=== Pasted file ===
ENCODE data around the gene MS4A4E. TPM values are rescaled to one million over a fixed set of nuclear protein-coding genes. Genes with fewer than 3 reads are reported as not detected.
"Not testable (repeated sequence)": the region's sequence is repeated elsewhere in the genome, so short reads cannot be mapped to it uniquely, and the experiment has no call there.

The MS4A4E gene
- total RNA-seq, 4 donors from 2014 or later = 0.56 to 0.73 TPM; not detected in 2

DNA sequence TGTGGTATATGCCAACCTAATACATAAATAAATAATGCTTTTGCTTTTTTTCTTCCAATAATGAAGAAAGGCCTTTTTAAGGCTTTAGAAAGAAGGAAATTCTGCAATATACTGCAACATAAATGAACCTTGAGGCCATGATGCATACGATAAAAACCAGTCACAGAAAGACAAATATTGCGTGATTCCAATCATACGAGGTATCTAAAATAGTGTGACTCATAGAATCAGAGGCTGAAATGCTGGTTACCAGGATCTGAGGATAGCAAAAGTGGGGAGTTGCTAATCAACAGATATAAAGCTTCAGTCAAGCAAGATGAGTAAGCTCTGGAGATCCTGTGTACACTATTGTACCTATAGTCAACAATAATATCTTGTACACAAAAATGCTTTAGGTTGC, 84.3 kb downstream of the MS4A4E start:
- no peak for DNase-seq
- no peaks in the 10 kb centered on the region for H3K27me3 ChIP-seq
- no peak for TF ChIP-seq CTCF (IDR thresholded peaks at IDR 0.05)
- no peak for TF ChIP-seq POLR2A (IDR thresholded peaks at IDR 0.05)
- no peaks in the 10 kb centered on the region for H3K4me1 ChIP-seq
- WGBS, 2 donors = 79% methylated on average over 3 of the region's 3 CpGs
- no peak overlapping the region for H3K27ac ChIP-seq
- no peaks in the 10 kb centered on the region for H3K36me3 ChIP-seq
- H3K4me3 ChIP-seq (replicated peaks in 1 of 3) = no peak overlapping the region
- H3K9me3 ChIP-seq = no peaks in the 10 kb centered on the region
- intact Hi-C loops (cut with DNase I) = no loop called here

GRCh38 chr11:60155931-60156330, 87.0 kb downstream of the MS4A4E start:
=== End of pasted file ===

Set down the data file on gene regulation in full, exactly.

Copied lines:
ENCODE data around the gene MS4A4E. TPM values are rescaled to one million over a fixed set of nuclear protein-coding genes. Genes with fewer than 3 reads are reported as not detected.
"Not testable (repeated sequence)": the region's sequence is repeated elsewhere in the genome, so short reads cannot be mapped to it uniquely, and the experiment has no call there.

The MS4A4E gene
- total RNA-seq, 4 donors from 2014 or later = 0.56 to 0.73 TPM; not detected in 2

DNA sequence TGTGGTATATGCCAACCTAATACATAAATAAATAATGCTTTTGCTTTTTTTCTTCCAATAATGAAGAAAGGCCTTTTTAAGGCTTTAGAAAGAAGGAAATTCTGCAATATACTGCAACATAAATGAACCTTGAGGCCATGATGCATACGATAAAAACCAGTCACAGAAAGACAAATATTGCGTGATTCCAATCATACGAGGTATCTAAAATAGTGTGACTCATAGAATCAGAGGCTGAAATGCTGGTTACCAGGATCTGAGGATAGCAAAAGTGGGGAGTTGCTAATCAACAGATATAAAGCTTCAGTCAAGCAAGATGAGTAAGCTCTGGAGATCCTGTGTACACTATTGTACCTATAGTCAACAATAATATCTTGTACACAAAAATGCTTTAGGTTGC, 84.3 kb downstream of the MS4A4E start:
- no peak for DNase-seq
- no peaks in the 10 kb centered on the region for H3K27me3 ChIP-seq
- no peak for TF ChIP-seq CTCF (IDR thresholded peaks at IDR 0.05)
- no peak for TF ChIP-seq POLR2A (IDR thresholded peaks at IDR 0.05)
- no peaks in the 10 kb centered on the region for H3K4me1 ChIP-seq
- WGBS, 2 donors = 79% methylated on average over 3 of the region's 3 CpGs
- no peak overlapping the region for H3K27ac ChIP-seq
- no peaks in the 10 kb centered on the region for H3K36me3 ChIP-seq
- H3K4me3 ChIP-seq (replicated peaks in 1 of 3) = no peak overlapping the region
- H3K9me3 ChIP-seq = no peaks in the 10 kb centered on the region
- intact Hi-C loops (cut with DNase I) = no loop called here

GRCh38 chr11:60155931-60156330, 87.0 kb downstream of the MS4A4E start: